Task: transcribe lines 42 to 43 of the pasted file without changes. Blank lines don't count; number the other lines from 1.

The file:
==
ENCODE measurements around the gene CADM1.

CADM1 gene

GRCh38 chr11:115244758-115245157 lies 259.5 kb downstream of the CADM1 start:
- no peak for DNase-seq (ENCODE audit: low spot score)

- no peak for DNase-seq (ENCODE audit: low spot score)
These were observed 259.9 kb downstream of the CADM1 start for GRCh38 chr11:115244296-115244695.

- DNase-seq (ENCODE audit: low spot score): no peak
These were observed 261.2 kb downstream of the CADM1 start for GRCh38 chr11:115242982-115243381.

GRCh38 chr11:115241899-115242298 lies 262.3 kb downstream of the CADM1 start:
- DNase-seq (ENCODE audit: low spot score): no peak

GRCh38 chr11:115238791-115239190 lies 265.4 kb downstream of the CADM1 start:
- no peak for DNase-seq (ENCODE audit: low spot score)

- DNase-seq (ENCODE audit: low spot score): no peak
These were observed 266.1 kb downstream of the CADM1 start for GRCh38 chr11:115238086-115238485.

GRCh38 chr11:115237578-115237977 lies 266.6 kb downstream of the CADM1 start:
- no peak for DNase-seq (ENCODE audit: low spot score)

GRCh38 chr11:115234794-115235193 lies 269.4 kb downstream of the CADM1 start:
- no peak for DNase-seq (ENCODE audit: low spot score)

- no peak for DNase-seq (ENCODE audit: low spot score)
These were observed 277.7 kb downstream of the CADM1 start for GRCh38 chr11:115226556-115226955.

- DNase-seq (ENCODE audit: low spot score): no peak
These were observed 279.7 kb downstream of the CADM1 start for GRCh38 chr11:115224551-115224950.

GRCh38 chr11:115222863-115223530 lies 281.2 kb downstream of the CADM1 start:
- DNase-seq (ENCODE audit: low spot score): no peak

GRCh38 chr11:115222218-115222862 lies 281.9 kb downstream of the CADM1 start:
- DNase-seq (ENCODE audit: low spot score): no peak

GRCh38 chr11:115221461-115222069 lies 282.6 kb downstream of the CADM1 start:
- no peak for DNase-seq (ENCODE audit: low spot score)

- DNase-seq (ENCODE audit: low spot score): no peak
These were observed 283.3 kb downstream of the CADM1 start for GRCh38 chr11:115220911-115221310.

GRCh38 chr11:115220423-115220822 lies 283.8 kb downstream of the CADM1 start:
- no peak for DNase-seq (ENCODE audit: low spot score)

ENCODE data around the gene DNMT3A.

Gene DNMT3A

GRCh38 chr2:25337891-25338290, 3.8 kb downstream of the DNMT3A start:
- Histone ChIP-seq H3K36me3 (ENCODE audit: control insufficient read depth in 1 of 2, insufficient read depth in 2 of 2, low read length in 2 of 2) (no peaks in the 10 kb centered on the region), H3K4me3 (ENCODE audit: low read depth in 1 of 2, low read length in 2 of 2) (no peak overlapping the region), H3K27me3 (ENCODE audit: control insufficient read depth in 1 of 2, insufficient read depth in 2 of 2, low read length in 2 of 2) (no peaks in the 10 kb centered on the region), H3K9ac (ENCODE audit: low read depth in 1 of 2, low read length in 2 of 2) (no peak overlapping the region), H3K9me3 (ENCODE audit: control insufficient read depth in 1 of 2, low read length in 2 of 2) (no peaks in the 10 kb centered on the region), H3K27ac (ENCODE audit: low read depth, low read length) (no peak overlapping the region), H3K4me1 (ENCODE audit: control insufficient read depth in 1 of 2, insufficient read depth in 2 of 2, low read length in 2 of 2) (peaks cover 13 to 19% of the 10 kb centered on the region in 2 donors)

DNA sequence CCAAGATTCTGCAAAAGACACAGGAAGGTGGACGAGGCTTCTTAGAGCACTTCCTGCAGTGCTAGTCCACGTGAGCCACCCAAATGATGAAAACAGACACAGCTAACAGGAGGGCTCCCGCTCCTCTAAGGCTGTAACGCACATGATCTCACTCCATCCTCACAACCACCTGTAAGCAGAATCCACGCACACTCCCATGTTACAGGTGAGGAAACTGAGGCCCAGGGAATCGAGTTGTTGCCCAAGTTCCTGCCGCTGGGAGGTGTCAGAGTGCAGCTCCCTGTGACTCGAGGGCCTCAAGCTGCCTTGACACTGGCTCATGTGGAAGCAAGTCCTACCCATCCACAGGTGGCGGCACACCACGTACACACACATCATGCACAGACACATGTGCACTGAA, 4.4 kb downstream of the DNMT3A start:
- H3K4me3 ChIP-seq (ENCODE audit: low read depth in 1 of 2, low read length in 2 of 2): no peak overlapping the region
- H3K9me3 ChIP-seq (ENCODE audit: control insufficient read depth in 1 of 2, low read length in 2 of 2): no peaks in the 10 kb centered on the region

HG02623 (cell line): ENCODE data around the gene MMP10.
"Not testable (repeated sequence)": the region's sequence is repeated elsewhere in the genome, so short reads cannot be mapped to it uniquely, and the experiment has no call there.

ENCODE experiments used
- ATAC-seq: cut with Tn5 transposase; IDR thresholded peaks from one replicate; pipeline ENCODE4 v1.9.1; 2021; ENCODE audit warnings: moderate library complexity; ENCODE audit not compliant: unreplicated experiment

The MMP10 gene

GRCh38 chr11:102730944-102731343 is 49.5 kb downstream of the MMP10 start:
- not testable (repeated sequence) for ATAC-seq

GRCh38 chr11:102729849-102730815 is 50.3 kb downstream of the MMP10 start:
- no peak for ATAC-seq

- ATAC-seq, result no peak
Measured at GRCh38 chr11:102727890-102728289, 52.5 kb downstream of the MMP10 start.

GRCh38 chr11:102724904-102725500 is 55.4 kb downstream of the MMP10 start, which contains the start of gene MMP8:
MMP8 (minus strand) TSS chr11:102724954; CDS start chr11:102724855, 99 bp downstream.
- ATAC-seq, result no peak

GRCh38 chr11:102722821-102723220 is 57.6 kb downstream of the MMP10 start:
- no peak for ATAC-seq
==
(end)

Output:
ENCODE experiments used
- ATAC-seq: cut with Tn5 transposase; IDR thresholded peaks from one replicate; pipeline ENCODE4 v1.9.1; 2021; ENCODE audit warnings: moderate library complexity; ENCODE audit not compliant: unreplicated experiment